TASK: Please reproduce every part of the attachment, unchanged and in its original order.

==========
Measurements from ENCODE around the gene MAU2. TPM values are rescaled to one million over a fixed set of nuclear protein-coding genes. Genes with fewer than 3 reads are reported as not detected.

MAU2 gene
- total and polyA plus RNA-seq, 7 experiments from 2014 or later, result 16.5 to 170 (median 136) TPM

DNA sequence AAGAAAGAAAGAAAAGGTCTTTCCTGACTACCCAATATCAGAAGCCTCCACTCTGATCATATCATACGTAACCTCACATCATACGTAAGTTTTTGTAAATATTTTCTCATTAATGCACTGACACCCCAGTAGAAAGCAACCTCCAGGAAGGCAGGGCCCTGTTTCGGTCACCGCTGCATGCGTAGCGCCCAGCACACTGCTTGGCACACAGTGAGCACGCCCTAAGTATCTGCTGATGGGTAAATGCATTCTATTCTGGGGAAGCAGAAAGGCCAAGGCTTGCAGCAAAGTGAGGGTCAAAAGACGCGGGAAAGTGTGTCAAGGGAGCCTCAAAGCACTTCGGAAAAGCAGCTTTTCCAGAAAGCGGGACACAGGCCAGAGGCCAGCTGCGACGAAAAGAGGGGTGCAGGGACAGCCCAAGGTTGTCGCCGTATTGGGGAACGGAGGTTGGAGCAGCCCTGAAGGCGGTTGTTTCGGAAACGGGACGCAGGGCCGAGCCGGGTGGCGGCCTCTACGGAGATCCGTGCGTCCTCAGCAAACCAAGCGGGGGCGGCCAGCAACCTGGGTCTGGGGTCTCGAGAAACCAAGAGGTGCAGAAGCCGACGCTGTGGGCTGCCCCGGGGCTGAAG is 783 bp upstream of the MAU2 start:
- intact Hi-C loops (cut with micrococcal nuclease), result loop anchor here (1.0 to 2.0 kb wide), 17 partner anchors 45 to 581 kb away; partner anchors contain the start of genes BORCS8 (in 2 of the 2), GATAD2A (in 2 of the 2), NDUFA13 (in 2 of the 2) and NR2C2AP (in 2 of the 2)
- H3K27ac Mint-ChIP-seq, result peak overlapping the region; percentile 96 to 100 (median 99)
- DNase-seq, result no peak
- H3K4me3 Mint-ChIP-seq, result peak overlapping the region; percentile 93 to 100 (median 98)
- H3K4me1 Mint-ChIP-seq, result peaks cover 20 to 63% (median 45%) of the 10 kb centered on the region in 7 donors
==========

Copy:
Measurements from ENCODE around the gene MAU2. TPM values are rescaled to one million over a fixed set of nuclear protein-coding genes. Genes with fewer than 3 reads are reported as not detected.

MAU2 gene
- total and polyA plus RNA-seq, 7 experiments from 2014 or later, result 16.5 to 170 (median 136) TPM

DNA sequence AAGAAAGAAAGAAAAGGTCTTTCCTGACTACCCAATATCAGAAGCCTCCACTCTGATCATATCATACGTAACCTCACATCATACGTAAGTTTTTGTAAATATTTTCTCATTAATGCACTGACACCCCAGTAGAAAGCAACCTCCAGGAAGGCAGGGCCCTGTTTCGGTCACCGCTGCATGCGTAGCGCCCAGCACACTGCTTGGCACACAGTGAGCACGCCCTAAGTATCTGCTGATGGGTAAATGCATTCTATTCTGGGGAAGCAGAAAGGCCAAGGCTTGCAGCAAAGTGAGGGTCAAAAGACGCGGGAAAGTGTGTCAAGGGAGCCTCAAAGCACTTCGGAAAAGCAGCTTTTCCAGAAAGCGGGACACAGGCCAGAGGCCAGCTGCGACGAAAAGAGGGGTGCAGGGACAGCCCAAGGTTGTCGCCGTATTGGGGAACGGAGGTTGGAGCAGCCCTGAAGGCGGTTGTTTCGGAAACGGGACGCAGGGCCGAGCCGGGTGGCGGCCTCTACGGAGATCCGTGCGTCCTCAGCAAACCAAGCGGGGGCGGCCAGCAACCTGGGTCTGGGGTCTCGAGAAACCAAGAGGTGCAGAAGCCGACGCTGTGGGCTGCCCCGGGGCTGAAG is 783 bp upstream of the MAU2 start:
- intact Hi-C loops (cut with micrococcal nuclease), result loop anchor here (1.0 to 2.0 kb wide), 17 partner anchors 45 to 581 kb away; partner anchors contain the start of genes BORCS8 (in 2 of the 2), GATAD2A (in 2 of the 2), NDUFA13 (in 2 of the 2) and NR2C2AP (in 2 of the 2)
- H3K27ac Mint-ChIP-seq, result peak overlapping the region; percentile 96 to 100 (median 99)
- DNase-seq, result no peak
- H3K4me3 Mint-ChIP-seq, result peak overlapping the region; percentile 93 to 100 (median 98)
- H3K4me1 Mint-ChIP-seq, result peaks cover 20 to 63% (median 45%) of the 10 kb centered on the region in 7 donors